The Royal Oak in Roath, where I stopped for an enjoyable open-mic night in November, has unfortunately put an end to live band nights for the foreseeable future. There will be no more tunes on Friday evenings as a lack of support means the pub’s function room will no longer be a venue for local talent. Nights were cancelled in December and January before landlord Rhys and landlady Jen took the painful decision to postpone them indefinitely. Rhys has called the Oak a “music-lead pub” and the couple, who took it over around a year ago, said they tried to keep the nights going but couldn’t drum up the level of interest live music at the pub used to attract.
“Quite simply it was a financial decision,” Jen said. “On a typical band night we had five people in the room and it costs about £200 with staffing and equipment so we were losing money. If the room was full and there was support and there was demand there would not have been a question: we would never have dropped the bands.” The Oak enjoyed the support of customer and Radio Cardiff DJ Scott Travers, sponsoring his Big Scott show on Mondays and Tuesdays, but unfortunately it wasn’t enough to get the punters in.
Though Jen said the reaction of most patrons has been supportive, the Oak has been a gig venue for decades and there has been understandable disappointment. Cardiff gig-goer Carl DeAbreu said on Facebook: “Been supporting live music @ The Oak for over 30 yrs and will be very sorry to see it stop. 20 odd yrs ago when the likes of The Superclarkes & Snatch It Back were playing you could barely get through the door it was so packed. There’s still quality music out there and pubs like the Oak selling good relatively cheap beer but the sad fact is people ain’t going out and socialising in this way any more. A sad sign of the times I’m afraid.”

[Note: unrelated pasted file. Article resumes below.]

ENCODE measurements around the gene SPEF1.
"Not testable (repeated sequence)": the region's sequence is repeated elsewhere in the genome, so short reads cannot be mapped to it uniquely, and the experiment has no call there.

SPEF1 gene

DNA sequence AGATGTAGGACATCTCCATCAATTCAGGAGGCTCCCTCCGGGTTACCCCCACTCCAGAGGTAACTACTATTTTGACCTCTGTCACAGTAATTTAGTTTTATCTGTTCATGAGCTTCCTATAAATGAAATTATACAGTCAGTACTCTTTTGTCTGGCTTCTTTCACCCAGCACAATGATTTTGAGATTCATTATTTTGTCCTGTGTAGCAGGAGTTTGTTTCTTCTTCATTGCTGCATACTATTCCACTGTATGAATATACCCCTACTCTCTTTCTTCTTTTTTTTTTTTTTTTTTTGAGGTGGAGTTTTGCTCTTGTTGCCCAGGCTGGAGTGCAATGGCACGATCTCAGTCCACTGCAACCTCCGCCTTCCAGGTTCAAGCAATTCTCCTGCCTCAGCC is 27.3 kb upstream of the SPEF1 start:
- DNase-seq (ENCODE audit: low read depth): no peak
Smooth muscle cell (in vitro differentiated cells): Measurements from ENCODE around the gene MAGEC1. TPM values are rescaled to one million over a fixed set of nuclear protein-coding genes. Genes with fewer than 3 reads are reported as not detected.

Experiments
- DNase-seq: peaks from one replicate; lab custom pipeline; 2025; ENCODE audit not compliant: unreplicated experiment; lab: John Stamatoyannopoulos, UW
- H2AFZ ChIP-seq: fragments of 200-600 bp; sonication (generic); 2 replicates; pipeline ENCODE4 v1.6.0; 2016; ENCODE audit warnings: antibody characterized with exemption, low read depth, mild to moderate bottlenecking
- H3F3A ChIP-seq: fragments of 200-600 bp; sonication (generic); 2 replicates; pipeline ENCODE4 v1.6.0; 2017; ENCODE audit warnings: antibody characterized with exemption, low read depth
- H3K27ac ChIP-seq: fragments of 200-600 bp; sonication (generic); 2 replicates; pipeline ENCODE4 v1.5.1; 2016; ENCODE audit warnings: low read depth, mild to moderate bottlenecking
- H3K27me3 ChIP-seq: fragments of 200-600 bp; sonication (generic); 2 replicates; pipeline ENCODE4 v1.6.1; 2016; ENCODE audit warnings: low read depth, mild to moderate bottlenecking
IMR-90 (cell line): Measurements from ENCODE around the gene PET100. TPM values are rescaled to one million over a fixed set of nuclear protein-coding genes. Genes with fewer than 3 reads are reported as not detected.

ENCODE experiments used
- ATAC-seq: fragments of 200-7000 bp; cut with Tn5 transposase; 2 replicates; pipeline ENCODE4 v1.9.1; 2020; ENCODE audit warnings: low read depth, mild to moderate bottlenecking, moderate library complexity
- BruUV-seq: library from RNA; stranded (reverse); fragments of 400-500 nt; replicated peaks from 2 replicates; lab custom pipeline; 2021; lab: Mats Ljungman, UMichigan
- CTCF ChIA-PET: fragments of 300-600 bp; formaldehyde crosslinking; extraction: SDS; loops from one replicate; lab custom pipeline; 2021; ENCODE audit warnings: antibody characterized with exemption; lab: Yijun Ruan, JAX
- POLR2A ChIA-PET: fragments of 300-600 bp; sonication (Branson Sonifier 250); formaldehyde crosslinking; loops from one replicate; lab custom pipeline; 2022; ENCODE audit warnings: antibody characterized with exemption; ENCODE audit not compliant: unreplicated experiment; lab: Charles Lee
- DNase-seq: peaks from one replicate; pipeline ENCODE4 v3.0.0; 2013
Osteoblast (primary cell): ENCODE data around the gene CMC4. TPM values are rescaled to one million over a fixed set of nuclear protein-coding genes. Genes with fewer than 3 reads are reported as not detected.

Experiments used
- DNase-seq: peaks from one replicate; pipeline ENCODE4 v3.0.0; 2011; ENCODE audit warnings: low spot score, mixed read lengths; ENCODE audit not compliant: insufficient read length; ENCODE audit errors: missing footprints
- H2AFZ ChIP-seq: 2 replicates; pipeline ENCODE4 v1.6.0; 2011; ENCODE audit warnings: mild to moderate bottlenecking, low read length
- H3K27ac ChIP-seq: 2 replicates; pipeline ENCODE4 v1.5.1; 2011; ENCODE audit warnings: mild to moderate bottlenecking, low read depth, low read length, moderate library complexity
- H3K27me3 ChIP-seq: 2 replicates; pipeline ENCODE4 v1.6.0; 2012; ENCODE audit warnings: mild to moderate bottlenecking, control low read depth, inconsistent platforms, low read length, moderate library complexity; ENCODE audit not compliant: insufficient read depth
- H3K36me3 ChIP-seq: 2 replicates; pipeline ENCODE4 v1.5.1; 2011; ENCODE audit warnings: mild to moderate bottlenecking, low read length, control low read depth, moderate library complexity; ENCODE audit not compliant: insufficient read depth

Musician and Cardiff University student Marc Smith added: “It’s such a great shame….As the capital city of a “musical nation” Cardiff sadly lacks venues for small-ish live music events!!! And the loss of another one makes it ever more difficult for local musicians to have somewhere to play & be heard.” But Rhys and Jen are open to the suggestion, put forward by Marc, of groups playing for free. Said Jen: “We are certainly not against the idea. We would love there to be live music here again if bands are willing and they understand I just can’t afford to pay them what they had before.” The pub’s open-mic nights are also still very much on so one way or another, there will still be music at the Royal Oak.